In a comment to a previous blog entry here, James McGovern asks
Does Federated Identity sometimes require Federated Authorization? If so, how come this isn’t ever discussed. Maybe you could address in future blog entry…
There are two models here. In the first model, a given user has a profile (set of attributes) stored at an attribute provider (which may or may not be the same as that user’s identity provider). The user goes to a service provider, the service provider receives a SAML 2.0 Assertion containing some set of attributes, and the service provider acts as both the policy decision point (PDP), deciding, on the basis of the user’s identity (including the attributes), which resources the user may access, and the policy enforcement point (PEP), restricting the user’s access appropriately. Here’s a real example in the enterprise space…
Sun has deployed federated single sign-on with BIPAC – BIPAC is the Business Industry Political Action Committee provides expert policy analysis, research and communications on campaigns and elections, and fosters business participation in the political process. Sun employees can access political information on the BIPAC website – who their elected representatives are, their voting record etc.
When I go to the BIPAC site, it redirects me to Sun, I log in with my Sun employee number and password and I’m redirected back to BIPAC with a SAML assertion containing a number of attributes – iirc, whether I’m a US citizen, whether I’m a member of a ‘restricted class’ of employees and my zip code. Note that the assertion does not identify me personally – it only tells BIPAC that I am a Sun employee with these attributes. Now the BIPAC site can act as the PDP, deciding what I can access, based on those attributes, and as the PEP, constraining my access to the BIPAC site according to those decisions.
In the second model (which is what I think James means by ‘federated authorization’), the service provider is still a policy enforcement point, but the policy decision point is elsewhere. In our BIPAC example, the BIPAC site would still redirect me to Sun for authentication, but need not receive any attributes in the SAML assertion – just a pseudonym (SAML Name Identifier) that it can use to refer to me; again, BIPAC doesn’t know who I am – the pseudonym can be a one-time identifier – used in this interaction, but never re-used – so I can’t be tracked across visits. Now the BIPAC site can make an authorization request of a PDP at Sun, including my pseudonym and a reference to the resource I want to access. The PDP evaluates policy, essentially doing the same thing as the BIPAC PDP did in the previous example, and returns a response to BIPAC that indicates whether access to the resource should be allowed or denied.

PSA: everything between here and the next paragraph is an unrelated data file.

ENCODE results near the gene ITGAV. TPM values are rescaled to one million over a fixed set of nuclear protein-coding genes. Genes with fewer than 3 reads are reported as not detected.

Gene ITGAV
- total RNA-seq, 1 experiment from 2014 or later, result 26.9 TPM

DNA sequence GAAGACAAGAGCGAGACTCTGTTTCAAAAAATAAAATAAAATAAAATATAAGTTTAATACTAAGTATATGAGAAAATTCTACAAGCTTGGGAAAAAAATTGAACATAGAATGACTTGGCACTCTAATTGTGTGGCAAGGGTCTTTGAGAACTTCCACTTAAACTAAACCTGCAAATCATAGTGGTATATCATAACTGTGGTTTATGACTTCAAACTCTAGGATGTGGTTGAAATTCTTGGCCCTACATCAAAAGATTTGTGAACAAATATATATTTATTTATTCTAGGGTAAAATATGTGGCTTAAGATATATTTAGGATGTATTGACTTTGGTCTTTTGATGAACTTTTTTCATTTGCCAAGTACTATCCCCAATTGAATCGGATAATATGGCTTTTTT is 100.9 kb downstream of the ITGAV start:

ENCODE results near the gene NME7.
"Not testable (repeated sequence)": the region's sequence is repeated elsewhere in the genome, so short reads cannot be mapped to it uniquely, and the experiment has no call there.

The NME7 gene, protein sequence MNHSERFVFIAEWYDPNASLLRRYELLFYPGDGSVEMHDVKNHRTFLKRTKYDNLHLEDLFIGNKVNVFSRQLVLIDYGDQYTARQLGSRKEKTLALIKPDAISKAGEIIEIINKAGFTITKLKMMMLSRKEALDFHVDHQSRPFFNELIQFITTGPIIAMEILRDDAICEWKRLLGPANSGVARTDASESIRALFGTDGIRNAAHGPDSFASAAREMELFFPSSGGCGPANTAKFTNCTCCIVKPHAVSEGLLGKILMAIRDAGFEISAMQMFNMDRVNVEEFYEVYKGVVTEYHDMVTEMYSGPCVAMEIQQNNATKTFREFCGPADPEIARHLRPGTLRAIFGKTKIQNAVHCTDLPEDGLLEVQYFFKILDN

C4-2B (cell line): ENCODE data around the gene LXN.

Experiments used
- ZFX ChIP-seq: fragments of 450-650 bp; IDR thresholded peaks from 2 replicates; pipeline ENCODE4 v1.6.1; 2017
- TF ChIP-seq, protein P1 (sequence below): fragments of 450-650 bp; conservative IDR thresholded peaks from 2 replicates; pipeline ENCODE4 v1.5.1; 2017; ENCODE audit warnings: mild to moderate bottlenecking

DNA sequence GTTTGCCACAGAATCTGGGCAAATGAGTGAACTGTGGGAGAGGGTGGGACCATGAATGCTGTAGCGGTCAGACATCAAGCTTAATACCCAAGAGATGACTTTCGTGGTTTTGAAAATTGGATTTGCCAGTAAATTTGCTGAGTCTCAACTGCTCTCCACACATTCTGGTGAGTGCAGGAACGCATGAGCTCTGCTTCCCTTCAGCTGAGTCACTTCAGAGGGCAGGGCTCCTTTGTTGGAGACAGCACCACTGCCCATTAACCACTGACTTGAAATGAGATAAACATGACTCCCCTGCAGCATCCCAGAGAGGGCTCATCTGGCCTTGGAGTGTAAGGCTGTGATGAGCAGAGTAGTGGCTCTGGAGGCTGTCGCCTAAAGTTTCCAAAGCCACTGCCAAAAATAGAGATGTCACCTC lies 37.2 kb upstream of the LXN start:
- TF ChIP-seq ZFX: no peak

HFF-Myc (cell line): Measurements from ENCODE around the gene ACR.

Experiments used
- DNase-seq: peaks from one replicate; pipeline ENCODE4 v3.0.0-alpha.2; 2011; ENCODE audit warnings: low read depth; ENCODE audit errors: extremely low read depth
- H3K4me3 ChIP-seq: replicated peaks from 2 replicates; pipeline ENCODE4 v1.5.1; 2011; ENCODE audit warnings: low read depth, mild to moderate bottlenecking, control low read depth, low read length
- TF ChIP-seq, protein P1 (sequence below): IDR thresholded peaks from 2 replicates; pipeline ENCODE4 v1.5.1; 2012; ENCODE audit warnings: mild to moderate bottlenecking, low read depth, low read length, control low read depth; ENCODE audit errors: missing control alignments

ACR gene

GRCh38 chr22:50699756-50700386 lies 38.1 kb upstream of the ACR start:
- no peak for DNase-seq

Having these two models allows us to factor out authorization and put it where it makes sense. It may well be that it is the service provider that is responsible for policy, based on information provided by an attribute provider (model 1), or, alternatively, the service provider may simply request an authorization decision from a PDP, without being party to the data underlying the decision (model 2).
In terms of specs, both SAML and WS-Federation enable model 1 – passing attributes in assertions which are themselves carried in authentication responses. XACML is the basis for model 2, and is profiled for use with SAML by the SAML 2.0 profile of XACML v2.0 [PDF]. I’m not aware of any commercial products that implement this specification today (perhaps that’s why no vendors are talking about it?), but OpenSSO is a good place to go to talk about requirements and implementation – you can sign up to the ‘users’ mailing list here.
Does this answer your question, James?
UPDATE – perspectives on this from
And responses from James –